Are you under-using your accountant? These tips may save you time, money and angst in the long run.
Earlier this year we passed on some technology-centric tips for working effectively with an accountant or bookkeeper.
This time we asked ESV Accounting and Business Advisors partner Tim Valtwies about the softer side of the relationship between a small business and its accountant or other advisor.
1. Communicate early
"Engage early and have a simple discussion," Valtwies recommended.
It's important to talk to your accountant before you do something new or different. People can be put off by the idea of paying for billable hours, but it is often expensive to fix something retrospectively, according to Valtwies, so it is important to seek the accountant's input from the outset.
For example, one of Valtwies' clients set up a new business using the same structure as a previous venture, but it was not the right choice for a number of reasons. ESV would have recommended a different structure with various advantages for the client, but making the change was costly as government charges as well as professional fees were involved.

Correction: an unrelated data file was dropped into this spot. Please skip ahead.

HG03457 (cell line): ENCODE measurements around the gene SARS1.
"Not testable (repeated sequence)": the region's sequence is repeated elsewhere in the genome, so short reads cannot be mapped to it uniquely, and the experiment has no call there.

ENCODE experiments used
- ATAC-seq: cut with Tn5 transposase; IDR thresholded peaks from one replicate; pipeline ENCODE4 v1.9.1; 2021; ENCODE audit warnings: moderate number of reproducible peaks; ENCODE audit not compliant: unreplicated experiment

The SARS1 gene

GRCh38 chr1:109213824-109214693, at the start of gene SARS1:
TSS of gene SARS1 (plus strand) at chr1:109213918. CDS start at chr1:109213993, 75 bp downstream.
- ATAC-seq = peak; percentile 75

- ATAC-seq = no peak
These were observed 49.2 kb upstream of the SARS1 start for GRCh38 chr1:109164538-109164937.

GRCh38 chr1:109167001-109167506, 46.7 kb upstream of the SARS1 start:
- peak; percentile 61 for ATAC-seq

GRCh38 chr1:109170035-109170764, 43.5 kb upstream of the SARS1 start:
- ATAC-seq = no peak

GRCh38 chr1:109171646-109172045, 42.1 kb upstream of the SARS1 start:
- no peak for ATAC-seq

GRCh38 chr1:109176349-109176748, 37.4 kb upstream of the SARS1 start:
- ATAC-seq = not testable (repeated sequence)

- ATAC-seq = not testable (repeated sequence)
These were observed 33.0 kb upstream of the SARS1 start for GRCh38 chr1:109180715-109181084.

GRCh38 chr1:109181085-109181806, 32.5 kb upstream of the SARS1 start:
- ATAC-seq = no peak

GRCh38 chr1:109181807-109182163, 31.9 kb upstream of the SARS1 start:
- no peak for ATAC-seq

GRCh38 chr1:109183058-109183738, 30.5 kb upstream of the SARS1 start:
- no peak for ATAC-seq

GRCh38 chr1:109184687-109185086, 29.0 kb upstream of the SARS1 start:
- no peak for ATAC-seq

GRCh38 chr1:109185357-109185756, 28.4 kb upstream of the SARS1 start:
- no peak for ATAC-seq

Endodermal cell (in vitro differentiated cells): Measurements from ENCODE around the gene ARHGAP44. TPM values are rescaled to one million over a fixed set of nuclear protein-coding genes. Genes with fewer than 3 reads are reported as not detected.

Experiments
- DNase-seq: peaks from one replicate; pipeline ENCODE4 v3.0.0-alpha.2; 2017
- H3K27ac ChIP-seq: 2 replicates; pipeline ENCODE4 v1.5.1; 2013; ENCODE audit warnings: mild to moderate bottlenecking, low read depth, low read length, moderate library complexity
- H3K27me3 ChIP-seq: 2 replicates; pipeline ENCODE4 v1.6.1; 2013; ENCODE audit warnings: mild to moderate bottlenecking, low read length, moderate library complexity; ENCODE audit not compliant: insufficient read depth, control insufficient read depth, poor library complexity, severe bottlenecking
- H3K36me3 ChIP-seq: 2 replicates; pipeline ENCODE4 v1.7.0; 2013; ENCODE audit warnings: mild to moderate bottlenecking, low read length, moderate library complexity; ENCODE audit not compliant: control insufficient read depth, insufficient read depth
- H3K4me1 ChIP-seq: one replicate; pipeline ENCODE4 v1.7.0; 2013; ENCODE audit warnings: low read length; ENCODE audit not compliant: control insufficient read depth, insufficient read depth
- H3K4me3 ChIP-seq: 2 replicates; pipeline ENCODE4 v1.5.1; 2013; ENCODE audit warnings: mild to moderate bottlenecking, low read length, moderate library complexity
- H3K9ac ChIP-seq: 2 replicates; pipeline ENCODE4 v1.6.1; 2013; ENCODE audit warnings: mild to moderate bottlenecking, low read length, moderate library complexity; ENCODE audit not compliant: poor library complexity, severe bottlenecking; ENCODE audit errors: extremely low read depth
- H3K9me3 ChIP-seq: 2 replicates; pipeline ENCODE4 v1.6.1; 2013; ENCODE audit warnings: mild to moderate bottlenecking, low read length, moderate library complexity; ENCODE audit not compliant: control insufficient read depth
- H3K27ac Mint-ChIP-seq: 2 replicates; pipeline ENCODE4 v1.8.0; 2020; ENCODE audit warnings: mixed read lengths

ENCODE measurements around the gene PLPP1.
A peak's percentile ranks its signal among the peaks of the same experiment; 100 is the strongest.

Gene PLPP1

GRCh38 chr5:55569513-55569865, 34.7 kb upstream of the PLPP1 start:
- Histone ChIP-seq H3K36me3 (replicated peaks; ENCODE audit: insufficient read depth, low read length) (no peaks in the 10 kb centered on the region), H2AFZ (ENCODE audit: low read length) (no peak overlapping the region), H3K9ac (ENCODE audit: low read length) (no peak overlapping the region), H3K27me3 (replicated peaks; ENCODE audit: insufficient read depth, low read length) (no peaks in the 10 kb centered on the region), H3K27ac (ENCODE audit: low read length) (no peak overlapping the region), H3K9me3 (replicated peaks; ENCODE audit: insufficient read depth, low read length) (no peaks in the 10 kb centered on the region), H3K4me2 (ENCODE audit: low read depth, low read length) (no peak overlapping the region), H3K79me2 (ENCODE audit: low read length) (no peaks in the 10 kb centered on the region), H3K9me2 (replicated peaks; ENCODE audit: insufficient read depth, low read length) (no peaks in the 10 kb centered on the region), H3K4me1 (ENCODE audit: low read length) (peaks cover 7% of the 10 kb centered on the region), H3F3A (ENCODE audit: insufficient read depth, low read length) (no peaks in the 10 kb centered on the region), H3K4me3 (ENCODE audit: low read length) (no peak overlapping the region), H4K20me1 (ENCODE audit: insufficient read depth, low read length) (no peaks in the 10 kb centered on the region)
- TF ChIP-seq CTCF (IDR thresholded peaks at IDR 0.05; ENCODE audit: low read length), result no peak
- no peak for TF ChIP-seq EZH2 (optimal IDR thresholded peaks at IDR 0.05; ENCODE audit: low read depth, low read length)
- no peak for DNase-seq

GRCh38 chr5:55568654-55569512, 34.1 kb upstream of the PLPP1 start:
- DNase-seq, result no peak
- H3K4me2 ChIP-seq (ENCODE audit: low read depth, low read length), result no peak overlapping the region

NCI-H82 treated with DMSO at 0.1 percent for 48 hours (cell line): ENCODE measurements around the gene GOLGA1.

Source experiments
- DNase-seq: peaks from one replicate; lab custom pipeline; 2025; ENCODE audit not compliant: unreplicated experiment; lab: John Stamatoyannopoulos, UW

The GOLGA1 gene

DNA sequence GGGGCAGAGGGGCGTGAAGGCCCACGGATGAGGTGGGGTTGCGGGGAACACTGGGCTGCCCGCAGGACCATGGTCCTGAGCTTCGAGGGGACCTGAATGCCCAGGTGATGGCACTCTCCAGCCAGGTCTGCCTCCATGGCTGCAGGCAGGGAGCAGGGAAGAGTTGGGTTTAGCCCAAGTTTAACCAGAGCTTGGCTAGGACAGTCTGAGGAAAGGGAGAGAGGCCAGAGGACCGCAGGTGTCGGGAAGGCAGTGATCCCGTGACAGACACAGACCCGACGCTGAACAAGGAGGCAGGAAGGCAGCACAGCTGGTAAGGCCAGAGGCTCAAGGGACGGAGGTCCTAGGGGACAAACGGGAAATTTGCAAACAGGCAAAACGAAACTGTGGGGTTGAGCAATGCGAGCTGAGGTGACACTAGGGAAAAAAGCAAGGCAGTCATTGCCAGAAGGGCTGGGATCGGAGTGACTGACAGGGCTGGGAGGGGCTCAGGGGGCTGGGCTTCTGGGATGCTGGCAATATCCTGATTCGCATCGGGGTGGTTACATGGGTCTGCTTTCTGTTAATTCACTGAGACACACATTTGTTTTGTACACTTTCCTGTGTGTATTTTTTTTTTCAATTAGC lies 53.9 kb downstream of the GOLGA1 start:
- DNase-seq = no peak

2. Ask about IT
Even if an accounting firm doesn't offer IT services, it is well placed to provide advice and observations about a client's IT systems that can avoid headaches and help the business run more efficiently.
Owners tend to see this as an unnecessary expense, he conceded, but it can save money in the longer run.
3. Ask about staff performance
Accountants can also provide a view on how well particular parts of a business are operating, and how certain staff such as the financial controller or operations manager are performing.
"Sometimes the people don't grow with the business," Valtwies observed. That can extend to the founder or owner, in which case they need advice about which responsibilities they should hand over to a more appropriate person.
"It's about what the business really needs at any particular time," he said. "It's hard to get the right fit" but an accountant can help.